TURNING JAPANESE Part II
The 'Talento' With No Talent
It has been said that technologically, Japan is always ahead of America by 5-10 years. Just look at cell phones: they've been able to watch broadcast television and cable on those for years. And where are we? We are only just now implementing those technologies into our 'smart' phones, which then aren't really that smart at all.
But what about cultural advancement? What about Pop cultural advancement? Right now, due to the effects of the Great Recession, the question everybody is asking is, "Will America become the next Japan?". Japan's recession in the 80's was so severe that they call it 'The Lost Decade'.
Sound familiar? That lost decade in Japan changed the popular cultural landscape and now, all of us are resembling the Japanese more and more. This article will focus on the rise of what are called Talento in Japan, and the changing of American broadcast TV shows.
In Japan, Talento have no real talent. Their ranks are usually composed of 'retired' Idols whose fifteen minutes of fame has run out, or D-list actors and comedians who are known only for their outrageous personas or catch-phrases than for actual accomplishments. Their agencies farming them out from guest appearances on one show to another endlessly.
The demise of scripted TV shows due to both changing viewing habits and Japan's Lost Decade, caused TV producers to depend on more easily produced Reality TV shows and game shows to recoup profits. And where did they look to fill a cast with slightly recognizable faces, but without the high paychecks a real star would require? The Talento class of TV personalities was created out of necessity, growing larger exponentially as more shows are created and die off season after season.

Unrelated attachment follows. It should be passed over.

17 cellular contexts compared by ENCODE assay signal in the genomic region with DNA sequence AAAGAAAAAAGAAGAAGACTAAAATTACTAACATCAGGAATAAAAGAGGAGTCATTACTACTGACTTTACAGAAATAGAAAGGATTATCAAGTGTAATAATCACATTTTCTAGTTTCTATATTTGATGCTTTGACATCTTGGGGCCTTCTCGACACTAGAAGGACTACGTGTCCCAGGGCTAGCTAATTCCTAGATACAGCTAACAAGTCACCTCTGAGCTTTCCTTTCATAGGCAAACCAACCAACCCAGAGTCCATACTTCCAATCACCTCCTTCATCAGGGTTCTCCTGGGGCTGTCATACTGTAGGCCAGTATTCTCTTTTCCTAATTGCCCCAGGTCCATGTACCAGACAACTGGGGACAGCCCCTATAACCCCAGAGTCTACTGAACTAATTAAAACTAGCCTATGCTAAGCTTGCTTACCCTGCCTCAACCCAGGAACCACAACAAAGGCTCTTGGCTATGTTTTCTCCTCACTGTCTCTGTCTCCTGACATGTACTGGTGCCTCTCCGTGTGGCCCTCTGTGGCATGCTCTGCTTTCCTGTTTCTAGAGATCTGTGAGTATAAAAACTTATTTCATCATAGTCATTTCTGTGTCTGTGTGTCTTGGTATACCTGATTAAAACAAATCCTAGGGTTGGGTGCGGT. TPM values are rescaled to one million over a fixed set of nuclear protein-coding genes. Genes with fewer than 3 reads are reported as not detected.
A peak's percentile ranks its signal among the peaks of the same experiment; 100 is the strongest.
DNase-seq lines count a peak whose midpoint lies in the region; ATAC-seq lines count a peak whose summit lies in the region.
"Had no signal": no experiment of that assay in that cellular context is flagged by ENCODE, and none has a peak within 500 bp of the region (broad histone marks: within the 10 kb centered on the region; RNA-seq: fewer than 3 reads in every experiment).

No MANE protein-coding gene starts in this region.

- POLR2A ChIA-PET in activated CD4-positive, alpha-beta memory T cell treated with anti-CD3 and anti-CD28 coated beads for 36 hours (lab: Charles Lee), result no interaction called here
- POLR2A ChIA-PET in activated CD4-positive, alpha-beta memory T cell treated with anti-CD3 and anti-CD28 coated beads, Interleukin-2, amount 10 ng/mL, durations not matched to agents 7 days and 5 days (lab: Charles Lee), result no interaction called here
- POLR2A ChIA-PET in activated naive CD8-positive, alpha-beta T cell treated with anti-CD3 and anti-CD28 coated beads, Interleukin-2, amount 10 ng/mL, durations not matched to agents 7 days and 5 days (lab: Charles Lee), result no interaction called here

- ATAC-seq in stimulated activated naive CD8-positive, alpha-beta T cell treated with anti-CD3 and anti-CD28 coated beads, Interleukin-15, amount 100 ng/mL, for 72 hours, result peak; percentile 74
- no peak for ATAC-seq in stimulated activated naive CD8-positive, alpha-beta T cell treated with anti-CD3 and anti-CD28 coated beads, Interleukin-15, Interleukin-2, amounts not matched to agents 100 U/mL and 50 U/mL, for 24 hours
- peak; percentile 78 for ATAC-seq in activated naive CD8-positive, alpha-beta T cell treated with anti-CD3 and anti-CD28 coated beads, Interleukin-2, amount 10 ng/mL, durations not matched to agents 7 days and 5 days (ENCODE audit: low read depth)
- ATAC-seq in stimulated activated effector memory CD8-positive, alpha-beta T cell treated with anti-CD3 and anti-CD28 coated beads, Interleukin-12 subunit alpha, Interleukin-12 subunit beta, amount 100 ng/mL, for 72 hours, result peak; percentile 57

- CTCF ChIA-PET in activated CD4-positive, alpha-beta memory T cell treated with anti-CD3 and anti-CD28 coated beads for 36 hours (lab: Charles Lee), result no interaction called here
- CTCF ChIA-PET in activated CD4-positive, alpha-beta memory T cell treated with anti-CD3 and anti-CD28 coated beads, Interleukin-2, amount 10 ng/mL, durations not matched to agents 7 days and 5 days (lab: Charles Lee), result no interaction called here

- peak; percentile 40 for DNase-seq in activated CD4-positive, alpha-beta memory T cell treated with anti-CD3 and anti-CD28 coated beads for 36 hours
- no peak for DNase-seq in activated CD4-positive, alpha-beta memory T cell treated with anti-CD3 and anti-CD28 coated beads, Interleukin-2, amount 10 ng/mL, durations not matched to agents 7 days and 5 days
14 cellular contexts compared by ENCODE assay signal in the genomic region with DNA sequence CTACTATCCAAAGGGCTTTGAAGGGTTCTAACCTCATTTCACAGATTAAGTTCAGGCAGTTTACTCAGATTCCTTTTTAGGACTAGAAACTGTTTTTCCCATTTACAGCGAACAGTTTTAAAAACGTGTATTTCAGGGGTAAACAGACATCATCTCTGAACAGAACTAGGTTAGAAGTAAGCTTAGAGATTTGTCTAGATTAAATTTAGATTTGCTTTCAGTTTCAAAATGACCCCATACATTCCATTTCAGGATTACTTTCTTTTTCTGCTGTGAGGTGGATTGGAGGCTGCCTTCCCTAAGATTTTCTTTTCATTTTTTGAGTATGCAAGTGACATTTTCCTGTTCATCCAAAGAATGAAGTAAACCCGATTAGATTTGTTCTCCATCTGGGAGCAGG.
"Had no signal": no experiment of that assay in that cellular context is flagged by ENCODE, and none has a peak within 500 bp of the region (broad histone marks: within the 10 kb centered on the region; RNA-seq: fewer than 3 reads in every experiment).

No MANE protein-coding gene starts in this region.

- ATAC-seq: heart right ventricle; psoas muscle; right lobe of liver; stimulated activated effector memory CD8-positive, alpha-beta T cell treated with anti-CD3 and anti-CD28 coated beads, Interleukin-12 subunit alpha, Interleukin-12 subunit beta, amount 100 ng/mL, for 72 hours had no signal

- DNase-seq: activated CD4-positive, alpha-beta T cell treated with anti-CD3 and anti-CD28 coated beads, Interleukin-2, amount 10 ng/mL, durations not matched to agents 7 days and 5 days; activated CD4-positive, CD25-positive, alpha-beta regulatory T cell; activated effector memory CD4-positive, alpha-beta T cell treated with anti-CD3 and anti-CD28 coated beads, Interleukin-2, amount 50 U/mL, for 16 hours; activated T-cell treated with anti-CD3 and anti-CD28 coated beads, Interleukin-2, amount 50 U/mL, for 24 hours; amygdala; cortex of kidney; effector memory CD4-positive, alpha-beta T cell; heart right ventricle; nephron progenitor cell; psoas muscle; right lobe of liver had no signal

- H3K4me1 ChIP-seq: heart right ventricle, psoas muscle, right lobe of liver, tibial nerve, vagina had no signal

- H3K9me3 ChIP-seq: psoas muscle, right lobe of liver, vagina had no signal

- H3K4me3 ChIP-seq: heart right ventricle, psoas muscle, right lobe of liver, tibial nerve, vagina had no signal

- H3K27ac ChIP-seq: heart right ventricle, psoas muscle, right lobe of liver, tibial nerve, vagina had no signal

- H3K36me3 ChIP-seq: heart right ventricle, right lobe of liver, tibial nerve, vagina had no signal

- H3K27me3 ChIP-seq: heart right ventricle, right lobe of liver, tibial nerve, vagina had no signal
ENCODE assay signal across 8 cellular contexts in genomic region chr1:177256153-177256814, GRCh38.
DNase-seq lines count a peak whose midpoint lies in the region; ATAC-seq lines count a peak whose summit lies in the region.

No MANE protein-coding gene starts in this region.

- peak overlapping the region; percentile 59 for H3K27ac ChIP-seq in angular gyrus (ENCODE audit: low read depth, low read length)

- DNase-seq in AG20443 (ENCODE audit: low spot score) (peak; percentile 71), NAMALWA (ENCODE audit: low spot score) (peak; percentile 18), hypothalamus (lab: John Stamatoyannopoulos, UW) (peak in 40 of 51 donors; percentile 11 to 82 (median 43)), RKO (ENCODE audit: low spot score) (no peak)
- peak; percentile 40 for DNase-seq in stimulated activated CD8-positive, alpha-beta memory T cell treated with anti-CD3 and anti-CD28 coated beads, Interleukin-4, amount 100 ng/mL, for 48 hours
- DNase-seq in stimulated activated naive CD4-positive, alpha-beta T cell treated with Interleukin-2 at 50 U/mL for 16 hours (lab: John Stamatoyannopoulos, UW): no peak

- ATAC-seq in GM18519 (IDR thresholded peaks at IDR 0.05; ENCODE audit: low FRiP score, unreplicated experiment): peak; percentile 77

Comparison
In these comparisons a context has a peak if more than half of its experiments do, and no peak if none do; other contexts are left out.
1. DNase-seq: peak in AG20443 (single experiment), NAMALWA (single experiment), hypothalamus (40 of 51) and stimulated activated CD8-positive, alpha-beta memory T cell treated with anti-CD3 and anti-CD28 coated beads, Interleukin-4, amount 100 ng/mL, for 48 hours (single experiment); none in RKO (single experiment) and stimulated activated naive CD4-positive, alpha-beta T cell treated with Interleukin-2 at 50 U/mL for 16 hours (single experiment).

And now in America, if you flip through your channels, you will find that Reality TV has in the past few years has gone from the exception to the new norm. And so are we growing accustomed to seeing American Talento steadily increasing in number and decreasing in talent.
The Kardashians, Dancing With the Stars, Celebrity Apprentice, The Hills, and most recently the cast of Jersey Shore.
How long will it be before the number of Talento churned out by the constant parade of reality TV shows spits out so many that new types of shows will be created to support them? In the midst of the Great Recession, Americans yearn to lose themselves in the distraction, feasting on Talento and Idols, the comfort food of the entertainment world.
The future of TV and film in America as it becomes more Japanese is the topic of my last article of this series.